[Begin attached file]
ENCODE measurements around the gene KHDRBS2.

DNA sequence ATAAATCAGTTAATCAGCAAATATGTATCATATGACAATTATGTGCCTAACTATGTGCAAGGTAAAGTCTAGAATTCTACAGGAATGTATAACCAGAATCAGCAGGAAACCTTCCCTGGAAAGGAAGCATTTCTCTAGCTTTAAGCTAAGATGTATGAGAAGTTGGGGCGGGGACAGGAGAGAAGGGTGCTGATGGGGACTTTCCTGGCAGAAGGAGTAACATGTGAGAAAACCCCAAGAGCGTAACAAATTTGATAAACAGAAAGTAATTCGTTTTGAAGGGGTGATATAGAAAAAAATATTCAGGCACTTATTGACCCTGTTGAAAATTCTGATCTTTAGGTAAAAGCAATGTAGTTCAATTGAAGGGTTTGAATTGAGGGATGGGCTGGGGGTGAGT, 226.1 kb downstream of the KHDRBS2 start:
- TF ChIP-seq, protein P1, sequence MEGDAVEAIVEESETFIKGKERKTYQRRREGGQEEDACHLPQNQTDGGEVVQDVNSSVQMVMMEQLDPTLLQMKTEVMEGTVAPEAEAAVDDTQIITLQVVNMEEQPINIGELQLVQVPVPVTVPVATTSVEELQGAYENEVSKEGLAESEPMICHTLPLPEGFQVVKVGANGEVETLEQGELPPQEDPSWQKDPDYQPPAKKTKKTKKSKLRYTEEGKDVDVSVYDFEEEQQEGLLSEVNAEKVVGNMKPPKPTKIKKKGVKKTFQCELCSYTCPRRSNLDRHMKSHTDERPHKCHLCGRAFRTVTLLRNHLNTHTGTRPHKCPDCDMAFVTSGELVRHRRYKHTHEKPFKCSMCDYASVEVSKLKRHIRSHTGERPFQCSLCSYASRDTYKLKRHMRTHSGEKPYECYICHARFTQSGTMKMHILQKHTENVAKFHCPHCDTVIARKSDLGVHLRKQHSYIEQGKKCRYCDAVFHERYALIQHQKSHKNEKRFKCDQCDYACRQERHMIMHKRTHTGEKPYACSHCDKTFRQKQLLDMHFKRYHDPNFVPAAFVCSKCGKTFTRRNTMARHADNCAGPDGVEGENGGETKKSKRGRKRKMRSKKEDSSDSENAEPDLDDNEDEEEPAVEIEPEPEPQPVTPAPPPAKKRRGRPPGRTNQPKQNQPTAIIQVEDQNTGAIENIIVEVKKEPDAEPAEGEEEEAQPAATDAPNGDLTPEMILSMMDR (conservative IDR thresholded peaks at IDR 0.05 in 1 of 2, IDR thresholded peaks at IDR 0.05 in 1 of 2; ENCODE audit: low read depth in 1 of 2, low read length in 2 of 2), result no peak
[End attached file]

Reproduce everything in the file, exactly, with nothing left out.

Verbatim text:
ENCODE measurements around the gene KHDRBS2.

DNA sequence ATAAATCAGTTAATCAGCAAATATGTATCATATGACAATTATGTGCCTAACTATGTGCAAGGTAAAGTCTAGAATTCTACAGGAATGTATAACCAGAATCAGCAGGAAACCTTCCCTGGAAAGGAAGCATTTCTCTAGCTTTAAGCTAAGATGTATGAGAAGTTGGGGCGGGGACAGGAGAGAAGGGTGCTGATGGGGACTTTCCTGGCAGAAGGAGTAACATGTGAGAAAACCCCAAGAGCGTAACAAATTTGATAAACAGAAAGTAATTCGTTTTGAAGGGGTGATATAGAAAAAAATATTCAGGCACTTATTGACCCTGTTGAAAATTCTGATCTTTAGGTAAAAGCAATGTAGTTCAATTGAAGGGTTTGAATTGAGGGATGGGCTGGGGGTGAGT, 226.1 kb downstream of the KHDRBS2 start:
- TF ChIP-seq, protein P1, sequence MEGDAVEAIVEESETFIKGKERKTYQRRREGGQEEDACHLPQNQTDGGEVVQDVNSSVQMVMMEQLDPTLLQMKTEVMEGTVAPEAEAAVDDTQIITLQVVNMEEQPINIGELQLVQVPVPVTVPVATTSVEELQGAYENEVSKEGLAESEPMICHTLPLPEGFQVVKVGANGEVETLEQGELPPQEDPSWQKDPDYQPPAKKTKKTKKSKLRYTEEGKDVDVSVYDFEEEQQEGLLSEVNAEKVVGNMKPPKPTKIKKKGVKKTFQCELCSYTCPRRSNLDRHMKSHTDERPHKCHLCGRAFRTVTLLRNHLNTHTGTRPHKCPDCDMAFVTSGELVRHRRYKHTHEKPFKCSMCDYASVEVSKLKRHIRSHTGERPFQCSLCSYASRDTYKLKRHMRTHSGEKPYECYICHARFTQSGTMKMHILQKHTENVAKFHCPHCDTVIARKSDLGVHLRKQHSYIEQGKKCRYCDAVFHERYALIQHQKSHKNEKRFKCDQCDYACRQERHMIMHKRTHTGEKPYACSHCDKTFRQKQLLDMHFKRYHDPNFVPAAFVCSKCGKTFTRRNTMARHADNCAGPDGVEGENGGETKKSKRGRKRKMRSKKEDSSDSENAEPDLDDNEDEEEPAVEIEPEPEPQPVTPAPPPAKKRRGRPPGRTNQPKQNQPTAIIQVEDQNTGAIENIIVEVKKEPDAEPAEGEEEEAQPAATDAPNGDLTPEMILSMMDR (conservative IDR thresholded peaks at IDR 0.05 in 1 of 2, IDR thresholded peaks at IDR 0.05 in 1 of 2; ENCODE audit: low read depth in 1 of 2, low read length in 2 of 2), result no peak